The various techniques for forming a sheet of mixtures of cellulosic fibres and of polyolefins are well-known to specialists and can all be exploited for producing the polyolefine sheet. Thus, the polyolefine sheet can be prepared, for example, by a dry method, especially by the techniques of pneumatic web formation or web formation by gravity, malaxating-calendering, and extrusion. It is also possible to resort to the conventional papermaking method, which consists of forming the sheet from a suspension in a liquid, containing the appropriate mixture of cellulosic fibres and of polyolefine in such proportions that the solids concentration of the suspension is between 1 and 20% by weight. This method of proceeding proves very simple and makes it possible to exploit apparatus which already exists, for example in board mills. The preferred liquid for preparing the suspension is water, especially for obvious economic reasons. However, it is possible to envisage the use of other suspending liquids such as, for example, the chlorinated solvents.

According to a preferred embodiment, if the polyolefine is employed in the form of fibrillated structures, the process is started by suspending the fibrillated structures, which are in the form of a web, in water; this suspending can be facilitated by simultaneously or previously introducing a small amount of cellulosic fibres. The suspension is then subjected to a vigorous pulping treatment, for example in an apparatus of the TURMIX type, so as to break the material down to individual fibrillated structures to the maximum extent, after which the cellulosic fibres are introduced and the mixture is homogenised before proceeding to make a sheet on a papermaking machine. The sheet thus produced is advantageously drained, dried at 80-90 C. so as to remove practically all the water, and then consolidated by heating, for example at 175-190 C. under a pressure of 10 to 150 kg/cm2.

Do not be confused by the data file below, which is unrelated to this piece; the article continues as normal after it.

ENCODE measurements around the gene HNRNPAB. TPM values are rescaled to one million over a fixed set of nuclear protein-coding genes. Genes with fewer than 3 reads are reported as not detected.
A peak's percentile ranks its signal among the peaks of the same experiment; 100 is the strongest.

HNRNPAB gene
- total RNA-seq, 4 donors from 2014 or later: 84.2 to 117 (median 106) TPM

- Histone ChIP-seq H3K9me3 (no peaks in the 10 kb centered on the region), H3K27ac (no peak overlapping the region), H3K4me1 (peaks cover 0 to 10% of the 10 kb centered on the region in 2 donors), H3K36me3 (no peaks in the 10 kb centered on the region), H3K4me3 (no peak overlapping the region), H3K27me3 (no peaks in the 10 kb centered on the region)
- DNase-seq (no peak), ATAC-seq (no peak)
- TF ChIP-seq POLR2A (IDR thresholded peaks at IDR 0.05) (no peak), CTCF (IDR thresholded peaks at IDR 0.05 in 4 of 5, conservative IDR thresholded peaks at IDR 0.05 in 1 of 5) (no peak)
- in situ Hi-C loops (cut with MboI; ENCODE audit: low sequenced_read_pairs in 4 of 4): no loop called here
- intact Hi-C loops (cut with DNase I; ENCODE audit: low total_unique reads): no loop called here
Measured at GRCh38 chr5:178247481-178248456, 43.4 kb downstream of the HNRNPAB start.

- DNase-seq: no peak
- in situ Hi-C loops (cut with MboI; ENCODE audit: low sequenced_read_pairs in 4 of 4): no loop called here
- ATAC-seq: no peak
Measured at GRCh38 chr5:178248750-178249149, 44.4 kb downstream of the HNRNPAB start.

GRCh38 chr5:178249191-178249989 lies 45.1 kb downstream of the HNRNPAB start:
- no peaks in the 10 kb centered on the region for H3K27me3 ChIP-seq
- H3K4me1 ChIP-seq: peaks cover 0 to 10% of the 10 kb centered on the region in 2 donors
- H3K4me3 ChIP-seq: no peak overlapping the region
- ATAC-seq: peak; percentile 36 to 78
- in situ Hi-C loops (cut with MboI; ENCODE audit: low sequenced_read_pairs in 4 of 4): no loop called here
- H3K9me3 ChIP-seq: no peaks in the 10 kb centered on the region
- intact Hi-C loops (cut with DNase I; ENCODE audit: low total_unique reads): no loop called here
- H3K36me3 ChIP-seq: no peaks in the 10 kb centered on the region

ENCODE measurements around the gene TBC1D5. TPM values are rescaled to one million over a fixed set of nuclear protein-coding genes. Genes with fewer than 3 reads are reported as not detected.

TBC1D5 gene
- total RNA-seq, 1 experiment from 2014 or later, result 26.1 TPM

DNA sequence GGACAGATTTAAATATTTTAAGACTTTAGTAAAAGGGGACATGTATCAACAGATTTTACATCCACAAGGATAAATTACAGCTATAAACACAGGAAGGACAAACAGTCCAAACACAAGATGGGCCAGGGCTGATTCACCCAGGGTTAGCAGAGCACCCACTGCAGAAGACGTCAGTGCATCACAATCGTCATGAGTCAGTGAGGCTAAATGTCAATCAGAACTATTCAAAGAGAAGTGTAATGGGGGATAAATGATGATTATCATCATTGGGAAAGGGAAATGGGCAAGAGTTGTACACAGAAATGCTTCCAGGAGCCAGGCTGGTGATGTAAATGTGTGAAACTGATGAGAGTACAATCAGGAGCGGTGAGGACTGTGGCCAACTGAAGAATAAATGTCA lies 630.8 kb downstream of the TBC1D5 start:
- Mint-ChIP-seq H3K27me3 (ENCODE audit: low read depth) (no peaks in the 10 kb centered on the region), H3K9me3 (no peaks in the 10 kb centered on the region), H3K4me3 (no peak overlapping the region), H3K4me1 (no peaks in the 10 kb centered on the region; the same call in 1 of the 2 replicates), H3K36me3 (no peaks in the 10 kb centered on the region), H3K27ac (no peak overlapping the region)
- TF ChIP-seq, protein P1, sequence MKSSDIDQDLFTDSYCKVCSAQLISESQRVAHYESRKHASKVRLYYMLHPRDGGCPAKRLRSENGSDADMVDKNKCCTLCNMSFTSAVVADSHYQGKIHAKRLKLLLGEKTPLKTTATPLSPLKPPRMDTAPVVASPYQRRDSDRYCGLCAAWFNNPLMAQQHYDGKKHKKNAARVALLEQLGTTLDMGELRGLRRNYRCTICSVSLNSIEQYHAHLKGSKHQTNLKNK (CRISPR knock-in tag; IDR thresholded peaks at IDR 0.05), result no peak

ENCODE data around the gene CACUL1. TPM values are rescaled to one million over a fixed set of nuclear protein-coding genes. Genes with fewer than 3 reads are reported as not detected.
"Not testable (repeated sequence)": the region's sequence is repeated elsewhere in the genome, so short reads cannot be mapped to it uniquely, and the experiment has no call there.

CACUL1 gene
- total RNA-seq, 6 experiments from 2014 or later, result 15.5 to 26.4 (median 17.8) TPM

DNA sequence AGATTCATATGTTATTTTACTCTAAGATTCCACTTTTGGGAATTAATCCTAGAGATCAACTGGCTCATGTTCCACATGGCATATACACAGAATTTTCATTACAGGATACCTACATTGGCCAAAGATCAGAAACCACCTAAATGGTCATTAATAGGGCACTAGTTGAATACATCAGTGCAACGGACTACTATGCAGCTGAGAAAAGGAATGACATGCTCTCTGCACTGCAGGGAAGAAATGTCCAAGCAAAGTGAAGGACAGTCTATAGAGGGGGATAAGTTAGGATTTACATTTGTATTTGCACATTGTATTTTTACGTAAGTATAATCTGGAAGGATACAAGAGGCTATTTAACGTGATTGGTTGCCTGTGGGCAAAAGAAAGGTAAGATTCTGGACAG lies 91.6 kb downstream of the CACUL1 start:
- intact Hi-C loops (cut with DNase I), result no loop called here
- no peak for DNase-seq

The cellulosic fibres present in the composition of the polyolefine sheet can be employed in any sufficiently divided form. Thus, it is possible to employ particles or fibres of deciduous or coniferous wood, sawdust, straw waste, paper pulp or chopped-up waste paper, in order to prepare the mixture.

The combined metal foil or foils can be of any type. Thus, by way of example, it is possible to use foils of aluminium, iron, steel, copper, zinc or titanium and foils of alloys of these metals. Obviously, it may prove useful to subject these foils to an anti-corrosion treatment beforehand. It is also advantageous if the face of these foils which is combined with the polyolefine sheet is as clean as possible. Thus, it may be advisable correctly to degrease the face of these foils, for example by treatment with a chlorinated solvent. It is also possible to treat these foils by sand-blasting.